The Australian dollar has closed higher, climbing back above US104¢ as the turmoil in Cyprus prompts fresh buying of the local currency.
Westpac strategist Robert Rennie said the dollar was a safe haven for investors looking to park money during difficult times in Europe.
Late on Friday the dollar was trading at US104.26¢, up from Thursday's local close of US103.73¢.
The Australian dollar also gained ground against the euro, finishing at €80.90¢, up from €80.13¢.
Mr Rennie said the local dollar became an attractive investment option for market traders during the second half of last year, because of global jitters and the relative strength of the domestic economy.
That sentiment faded at the start of this year, with investors more willing to invest in other markets as things looked to be improving.
But the events in Cyprus, as well as in Italy where politicians were yet to form government and continuing troubles in Greece, had resulted in a return to the safe haven of the Australian dollar.
"Now we are back to really worrying about the outlook for Europe again and that makes the Australian dollar that relative safe haven again that it was in the third quarter of last year," Mr Rennie said.
Some positive Chinese manufacturing data also gave the Australian dollar a boost on Friday.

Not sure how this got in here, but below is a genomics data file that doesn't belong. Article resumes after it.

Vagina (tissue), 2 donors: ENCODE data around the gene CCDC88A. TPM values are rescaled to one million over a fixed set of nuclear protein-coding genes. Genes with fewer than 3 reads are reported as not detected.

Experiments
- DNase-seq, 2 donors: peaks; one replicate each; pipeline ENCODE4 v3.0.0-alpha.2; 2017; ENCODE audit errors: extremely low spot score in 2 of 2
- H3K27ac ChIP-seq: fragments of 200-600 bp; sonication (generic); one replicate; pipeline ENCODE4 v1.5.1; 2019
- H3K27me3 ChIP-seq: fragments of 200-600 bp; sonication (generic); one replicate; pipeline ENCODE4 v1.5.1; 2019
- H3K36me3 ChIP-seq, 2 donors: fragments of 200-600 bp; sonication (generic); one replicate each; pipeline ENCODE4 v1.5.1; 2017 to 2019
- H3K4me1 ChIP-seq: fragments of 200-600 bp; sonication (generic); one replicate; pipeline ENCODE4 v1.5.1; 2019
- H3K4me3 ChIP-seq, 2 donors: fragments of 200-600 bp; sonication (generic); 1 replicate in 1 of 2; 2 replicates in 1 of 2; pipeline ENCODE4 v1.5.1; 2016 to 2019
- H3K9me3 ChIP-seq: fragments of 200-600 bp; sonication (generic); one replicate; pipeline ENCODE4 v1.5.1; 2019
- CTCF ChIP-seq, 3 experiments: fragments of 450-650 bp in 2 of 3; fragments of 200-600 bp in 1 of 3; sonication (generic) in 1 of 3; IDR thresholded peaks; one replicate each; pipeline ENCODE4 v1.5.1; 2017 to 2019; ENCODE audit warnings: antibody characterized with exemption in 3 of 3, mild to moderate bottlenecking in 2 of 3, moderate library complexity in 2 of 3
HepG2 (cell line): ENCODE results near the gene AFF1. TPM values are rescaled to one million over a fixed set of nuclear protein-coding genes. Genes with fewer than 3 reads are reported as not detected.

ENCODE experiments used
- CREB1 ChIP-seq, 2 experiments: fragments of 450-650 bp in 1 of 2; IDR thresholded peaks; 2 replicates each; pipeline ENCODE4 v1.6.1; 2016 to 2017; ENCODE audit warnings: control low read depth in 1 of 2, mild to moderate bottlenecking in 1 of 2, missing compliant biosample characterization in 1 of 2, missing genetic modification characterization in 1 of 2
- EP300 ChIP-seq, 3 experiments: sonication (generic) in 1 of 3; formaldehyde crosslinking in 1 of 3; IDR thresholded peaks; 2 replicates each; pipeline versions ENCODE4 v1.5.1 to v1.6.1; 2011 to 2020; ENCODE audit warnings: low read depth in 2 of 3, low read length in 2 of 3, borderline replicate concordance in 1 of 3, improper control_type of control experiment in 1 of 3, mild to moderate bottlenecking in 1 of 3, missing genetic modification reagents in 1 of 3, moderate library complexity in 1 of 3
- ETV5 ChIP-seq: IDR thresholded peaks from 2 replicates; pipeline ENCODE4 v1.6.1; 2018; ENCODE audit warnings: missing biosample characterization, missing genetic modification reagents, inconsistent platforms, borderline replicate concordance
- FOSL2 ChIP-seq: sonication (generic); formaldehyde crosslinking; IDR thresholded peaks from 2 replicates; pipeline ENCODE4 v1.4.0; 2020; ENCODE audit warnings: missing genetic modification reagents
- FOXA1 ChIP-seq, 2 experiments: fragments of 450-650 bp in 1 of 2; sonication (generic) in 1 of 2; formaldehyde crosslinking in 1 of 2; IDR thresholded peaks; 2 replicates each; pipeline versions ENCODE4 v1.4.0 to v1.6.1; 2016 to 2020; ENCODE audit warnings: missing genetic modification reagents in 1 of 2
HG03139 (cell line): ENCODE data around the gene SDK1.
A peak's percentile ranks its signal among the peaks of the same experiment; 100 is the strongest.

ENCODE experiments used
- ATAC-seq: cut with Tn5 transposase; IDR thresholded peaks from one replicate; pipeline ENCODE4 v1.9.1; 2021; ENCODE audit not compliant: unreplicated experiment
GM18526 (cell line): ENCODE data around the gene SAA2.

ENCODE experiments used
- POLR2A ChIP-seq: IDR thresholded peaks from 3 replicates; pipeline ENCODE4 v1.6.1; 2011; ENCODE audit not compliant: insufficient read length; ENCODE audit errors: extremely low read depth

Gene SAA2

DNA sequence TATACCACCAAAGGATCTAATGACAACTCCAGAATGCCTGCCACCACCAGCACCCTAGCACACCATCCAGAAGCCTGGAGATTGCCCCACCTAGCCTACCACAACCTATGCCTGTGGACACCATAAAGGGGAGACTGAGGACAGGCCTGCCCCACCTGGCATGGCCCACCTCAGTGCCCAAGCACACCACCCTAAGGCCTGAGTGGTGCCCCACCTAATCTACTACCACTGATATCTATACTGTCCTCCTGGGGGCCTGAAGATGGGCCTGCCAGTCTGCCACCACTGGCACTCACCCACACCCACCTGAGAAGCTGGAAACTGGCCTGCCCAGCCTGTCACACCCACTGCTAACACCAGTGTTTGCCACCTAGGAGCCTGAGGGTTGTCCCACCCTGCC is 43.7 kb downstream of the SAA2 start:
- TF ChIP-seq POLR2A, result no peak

Meanwhile, bonds have closed firmer, with the market hanging on to gains from overnight trading.
Bonds futures rose in offshore trading following disappointing manufacturing data from Europe and after the European Central Bank set a deadline of Tuesday for Cyprus to agree to a rescue plan.
The June 10-year bond futures contract was at 96.435 (implying a yield of 3.565 per cent), up from Thursday's local close of 96.405 (3.595 per cent). The three-year contract was at 97 (3 per cent), up from 96.96 (3.04 per cent) previously.
Commonwealth Bank interest rate strategist Phillip Brown said market traders were looking ahead to the decision by Cyprus on the European Union's rescue plan.
"Cyprus will the major risk factor early next week," Mr Brown said.